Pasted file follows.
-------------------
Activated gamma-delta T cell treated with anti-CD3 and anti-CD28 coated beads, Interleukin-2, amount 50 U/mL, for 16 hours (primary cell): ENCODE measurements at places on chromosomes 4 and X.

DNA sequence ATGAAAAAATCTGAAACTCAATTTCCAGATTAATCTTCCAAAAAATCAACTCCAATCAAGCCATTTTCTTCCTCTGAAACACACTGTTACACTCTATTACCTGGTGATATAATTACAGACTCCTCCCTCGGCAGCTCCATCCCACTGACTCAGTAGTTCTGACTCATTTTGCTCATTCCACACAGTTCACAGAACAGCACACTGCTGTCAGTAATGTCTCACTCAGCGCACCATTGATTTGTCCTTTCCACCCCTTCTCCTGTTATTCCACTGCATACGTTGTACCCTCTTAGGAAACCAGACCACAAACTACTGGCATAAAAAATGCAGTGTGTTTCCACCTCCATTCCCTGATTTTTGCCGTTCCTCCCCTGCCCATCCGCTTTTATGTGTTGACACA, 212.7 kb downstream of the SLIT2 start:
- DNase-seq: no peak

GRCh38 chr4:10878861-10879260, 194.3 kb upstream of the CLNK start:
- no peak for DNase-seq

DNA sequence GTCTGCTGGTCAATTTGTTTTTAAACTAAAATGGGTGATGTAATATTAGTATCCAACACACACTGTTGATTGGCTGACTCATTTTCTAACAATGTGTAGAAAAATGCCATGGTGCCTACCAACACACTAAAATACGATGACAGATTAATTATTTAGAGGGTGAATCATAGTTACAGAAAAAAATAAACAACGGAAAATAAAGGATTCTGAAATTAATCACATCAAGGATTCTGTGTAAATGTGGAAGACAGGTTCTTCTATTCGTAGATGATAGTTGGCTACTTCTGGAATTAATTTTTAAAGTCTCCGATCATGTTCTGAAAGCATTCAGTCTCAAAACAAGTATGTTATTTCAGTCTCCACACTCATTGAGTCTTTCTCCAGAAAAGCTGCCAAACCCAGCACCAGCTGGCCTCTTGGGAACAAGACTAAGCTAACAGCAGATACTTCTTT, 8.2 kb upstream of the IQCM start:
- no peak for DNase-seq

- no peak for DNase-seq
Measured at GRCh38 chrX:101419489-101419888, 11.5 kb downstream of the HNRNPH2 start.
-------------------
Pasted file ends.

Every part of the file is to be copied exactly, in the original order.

Activated gamma-delta T cell treated with anti-CD3 and anti-CD28 coated beads, Interleukin-2, amount 50 U/mL, for 16 hours (primary cell): ENCODE measurements at places on chromosomes 4 and X.

DNA sequence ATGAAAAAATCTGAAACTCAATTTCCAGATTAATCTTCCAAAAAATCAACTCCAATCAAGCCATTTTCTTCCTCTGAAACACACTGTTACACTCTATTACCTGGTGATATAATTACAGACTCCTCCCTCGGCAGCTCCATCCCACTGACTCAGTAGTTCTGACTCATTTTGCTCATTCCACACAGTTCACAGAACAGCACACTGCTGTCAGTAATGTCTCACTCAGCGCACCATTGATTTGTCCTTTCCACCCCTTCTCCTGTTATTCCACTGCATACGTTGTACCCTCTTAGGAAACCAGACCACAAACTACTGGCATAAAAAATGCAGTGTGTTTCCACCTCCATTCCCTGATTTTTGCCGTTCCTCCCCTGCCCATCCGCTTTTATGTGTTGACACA, 212.7 kb downstream of the SLIT2 start:
- DNase-seq: no peak

GRCh38 chr4:10878861-10879260, 194.3 kb upstream of the CLNK start:
- no peak for DNase-seq

DNA sequence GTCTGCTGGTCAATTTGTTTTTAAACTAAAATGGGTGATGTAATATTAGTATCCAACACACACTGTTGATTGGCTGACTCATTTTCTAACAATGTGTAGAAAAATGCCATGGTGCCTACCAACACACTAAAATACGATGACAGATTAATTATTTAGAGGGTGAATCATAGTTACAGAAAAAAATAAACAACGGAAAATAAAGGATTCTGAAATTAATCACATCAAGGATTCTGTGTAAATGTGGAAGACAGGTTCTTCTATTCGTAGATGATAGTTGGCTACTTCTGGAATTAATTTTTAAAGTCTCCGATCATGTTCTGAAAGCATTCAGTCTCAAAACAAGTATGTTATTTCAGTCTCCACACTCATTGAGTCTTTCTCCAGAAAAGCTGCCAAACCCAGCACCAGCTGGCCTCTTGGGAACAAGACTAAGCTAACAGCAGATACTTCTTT, 8.2 kb upstream of the IQCM start:
- no peak for DNase-seq

- no peak for DNase-seq
Measured at GRCh38 chrX:101419489-101419888, 11.5 kb downstream of the HNRNPH2 start.